Some people go a bit nutty over beach plums. Like Alex's grandmother—three years ago, when we had the big year, she made over 250 jars of beach plum jelly. This year, she's already up to 192.
Len Campanelli got sucked in last year, and this year, for his stand at the Provincetown Farmers' Market, he's made hundreds of jars. He kind of wishes he had never heard of beach plums some days—making the jelly is a hellish process, he says—but he can't stop. The picking, the boiling, the straining—it's a labor of love. He picks from where he lives in South Dennis all the way out to Provincetown, tasting and refining which berries he takes along the way. A good plum is small and dark, he says, sort of like a big blueberry.
He doesn't let a single bit of the fruit go to waste—after he's strained off the juice for jelly, he pushes the pulp through a colander to make jam. The jam doesn't need quite so much sugar, he says, and it's a bit thicker, which means it takes less time on the stove. The jelly can take up to a week of on and off simmering—turning the burner on low when he's home.
When it comes down to it, it's the tradition of beach plum jelly that keeps him on. The fruit is an indigenous, native plant—Prunus maritima—and preserving it is a way of letting visitors take a little piece of this sandy land home. It's a tradition of remembering—of tucking away those last, short days of Indian summer—to hold on to until next time rolls around.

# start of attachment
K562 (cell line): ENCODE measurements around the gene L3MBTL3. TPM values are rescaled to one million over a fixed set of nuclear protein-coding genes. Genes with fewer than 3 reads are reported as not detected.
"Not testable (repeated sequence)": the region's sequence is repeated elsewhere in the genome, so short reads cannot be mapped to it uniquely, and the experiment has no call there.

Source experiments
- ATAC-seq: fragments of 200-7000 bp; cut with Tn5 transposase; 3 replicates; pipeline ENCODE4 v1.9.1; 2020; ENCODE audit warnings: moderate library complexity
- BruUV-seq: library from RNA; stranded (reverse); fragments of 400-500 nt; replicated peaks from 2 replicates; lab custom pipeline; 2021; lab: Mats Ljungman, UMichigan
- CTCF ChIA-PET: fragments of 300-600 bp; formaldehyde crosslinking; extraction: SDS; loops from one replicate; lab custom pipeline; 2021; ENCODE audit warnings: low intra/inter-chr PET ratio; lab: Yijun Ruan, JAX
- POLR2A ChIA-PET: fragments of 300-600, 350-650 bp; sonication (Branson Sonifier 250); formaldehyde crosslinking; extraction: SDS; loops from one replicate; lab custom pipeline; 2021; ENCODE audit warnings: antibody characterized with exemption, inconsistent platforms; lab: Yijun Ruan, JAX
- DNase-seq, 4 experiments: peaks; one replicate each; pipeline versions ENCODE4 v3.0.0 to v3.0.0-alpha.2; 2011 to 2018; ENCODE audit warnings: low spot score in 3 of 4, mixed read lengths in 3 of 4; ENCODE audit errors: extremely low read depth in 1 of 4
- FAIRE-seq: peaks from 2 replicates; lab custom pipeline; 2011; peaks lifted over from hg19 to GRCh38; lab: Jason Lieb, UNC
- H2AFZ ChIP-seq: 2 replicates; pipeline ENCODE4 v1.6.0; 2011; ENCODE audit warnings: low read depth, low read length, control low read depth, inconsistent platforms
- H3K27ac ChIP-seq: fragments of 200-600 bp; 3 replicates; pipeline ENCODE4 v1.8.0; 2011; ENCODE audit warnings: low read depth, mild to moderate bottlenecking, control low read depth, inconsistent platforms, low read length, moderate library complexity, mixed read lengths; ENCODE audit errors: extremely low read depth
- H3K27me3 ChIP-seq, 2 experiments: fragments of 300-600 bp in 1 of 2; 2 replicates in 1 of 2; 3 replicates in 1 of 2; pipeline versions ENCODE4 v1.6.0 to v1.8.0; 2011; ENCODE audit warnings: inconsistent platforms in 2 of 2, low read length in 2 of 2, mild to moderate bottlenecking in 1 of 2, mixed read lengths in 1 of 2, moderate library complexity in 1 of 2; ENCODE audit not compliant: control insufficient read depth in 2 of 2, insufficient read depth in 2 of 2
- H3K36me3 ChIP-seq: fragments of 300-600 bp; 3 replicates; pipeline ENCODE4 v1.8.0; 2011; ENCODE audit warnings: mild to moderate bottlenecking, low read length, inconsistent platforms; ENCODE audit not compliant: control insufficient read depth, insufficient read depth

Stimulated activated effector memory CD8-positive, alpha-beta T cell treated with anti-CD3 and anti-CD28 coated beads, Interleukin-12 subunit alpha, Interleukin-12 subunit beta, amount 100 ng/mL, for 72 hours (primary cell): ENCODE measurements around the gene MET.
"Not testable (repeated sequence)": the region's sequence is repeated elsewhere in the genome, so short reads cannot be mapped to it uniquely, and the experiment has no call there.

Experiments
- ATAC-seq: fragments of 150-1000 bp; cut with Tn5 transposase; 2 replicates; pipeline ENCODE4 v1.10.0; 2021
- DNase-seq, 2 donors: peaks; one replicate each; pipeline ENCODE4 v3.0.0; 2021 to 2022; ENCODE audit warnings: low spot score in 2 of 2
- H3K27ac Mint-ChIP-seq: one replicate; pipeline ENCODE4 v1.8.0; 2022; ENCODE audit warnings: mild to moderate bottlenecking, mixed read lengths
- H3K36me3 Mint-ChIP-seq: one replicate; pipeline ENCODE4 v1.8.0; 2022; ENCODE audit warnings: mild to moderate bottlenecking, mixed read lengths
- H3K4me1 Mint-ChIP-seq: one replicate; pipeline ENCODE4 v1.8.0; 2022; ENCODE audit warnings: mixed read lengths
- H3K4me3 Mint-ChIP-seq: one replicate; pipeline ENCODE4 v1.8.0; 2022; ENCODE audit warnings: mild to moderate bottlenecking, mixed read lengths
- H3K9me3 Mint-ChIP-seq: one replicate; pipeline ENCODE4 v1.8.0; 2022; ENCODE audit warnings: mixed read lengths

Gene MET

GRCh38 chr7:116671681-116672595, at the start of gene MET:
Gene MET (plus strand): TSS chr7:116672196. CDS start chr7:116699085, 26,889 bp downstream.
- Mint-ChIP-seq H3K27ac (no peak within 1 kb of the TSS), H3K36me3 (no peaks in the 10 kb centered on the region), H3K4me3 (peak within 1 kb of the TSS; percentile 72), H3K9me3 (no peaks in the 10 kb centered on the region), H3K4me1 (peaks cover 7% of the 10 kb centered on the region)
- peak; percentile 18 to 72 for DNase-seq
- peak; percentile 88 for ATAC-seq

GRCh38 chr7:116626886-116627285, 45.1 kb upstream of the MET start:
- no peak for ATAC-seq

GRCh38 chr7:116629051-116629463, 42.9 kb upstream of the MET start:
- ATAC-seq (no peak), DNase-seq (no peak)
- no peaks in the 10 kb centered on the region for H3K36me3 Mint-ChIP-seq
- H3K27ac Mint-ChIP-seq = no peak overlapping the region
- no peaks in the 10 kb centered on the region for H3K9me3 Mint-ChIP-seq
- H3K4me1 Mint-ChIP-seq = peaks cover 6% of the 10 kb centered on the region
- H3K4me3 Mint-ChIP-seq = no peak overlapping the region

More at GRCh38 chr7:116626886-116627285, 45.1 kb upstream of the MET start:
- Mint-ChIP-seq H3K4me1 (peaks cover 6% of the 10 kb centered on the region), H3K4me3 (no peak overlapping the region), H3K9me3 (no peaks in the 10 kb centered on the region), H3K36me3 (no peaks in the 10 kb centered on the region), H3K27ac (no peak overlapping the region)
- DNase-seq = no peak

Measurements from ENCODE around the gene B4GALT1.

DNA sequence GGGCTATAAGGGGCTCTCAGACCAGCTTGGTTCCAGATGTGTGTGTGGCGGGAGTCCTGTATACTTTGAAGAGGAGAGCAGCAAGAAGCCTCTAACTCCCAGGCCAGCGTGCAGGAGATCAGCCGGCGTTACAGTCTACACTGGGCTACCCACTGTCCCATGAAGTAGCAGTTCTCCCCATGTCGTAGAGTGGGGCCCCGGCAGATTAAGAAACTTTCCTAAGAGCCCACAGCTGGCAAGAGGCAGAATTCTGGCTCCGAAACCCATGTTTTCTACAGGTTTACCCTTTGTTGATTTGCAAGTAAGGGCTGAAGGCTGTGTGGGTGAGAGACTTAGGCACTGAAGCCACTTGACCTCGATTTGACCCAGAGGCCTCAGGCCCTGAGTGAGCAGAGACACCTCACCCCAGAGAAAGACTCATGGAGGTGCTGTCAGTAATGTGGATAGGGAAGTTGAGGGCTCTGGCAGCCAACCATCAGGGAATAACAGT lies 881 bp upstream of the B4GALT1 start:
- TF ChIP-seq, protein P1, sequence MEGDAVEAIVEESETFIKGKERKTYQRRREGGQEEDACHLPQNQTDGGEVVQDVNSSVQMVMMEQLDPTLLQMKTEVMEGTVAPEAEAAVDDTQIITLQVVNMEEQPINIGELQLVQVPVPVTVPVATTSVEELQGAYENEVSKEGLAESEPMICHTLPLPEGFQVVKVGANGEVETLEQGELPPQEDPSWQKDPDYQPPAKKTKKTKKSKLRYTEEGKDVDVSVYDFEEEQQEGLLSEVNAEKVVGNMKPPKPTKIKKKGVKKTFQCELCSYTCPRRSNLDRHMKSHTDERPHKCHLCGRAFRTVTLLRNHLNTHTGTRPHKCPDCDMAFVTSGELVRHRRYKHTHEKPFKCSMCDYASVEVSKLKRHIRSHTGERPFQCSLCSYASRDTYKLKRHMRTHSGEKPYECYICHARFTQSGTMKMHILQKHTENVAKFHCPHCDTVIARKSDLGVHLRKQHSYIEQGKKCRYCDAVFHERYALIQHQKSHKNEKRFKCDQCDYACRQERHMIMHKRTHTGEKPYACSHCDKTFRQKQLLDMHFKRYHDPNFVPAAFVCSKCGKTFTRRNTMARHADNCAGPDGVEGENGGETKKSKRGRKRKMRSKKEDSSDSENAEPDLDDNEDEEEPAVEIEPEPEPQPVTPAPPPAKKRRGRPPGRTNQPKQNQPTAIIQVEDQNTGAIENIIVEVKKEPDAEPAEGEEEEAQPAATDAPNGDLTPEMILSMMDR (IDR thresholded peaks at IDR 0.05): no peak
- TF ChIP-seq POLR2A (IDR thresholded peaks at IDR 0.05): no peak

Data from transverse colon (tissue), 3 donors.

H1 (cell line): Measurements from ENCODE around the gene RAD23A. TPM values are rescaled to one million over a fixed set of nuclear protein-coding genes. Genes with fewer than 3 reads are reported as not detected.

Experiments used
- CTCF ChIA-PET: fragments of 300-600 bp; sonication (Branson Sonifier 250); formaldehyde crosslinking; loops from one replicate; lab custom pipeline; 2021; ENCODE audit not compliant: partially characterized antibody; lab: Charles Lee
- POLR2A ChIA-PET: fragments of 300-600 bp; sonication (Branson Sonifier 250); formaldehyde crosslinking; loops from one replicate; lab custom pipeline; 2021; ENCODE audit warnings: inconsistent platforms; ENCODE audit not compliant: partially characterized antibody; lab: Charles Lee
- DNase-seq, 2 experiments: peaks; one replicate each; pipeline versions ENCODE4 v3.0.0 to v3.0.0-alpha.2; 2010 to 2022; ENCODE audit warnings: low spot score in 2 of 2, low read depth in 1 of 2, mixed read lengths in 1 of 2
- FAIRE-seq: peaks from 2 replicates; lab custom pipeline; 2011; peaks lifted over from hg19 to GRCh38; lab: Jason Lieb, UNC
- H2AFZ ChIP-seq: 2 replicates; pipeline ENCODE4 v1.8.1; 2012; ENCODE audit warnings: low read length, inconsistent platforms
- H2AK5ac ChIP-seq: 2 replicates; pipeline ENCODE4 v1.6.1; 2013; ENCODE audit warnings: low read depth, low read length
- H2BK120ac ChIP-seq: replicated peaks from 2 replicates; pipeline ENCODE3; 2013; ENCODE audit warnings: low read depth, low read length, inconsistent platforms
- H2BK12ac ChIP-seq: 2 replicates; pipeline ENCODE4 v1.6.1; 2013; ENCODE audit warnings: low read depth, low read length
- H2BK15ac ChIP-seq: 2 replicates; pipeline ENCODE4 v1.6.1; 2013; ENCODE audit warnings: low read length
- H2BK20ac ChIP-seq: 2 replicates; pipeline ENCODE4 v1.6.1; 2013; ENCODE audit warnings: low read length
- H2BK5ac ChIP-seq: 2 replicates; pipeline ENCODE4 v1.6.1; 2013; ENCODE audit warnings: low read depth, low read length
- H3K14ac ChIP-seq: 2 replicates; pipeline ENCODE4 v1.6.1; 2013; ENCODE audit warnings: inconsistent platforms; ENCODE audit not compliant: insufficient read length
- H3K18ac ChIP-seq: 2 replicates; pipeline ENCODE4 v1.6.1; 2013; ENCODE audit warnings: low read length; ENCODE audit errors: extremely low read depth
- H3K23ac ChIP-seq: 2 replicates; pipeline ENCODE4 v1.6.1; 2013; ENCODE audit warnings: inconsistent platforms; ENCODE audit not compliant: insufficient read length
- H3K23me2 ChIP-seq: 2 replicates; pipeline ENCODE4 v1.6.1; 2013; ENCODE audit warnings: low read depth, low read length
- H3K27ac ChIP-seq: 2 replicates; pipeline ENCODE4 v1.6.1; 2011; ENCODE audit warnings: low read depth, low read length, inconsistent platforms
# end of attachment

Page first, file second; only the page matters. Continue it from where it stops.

[If you're into preserves, Alex's grandmother's recipe for beach plum jelly is over here, and I'm posting another one for beach plum jam below. If you're not, there are other options: there's a list of stands and farms and markets that sell beach plum jelly over here.]
BEACH PLUM JAM
This recipe comes from a little cookbook devoted entirely to beach plums—Plum Crazy by Elizabeth Post Mirel. Beach plum jam can be a bit more work than beach plum jelly, but if you tend to like thicker, more robust spreads, you will find there's an excellent reward for your work.
2 cups pitted beach plums
2 cups sugar
1/3 cup water
1/3 cup orange juice
Cut the beach plums into small pieces. Place the ingredients in a large, non-reactive pot, and bring to a boil over medium-high heat. Turn the heat down to low and simmer for 30 minutes, or until the fruit is soft and the liquid is the consistency of a thin syrup. Stir occasionally.
Pour the jam into sterile jars. Seal and leave overnight to cool; the jelly will keep up to a year.
Yield: About 2 cups.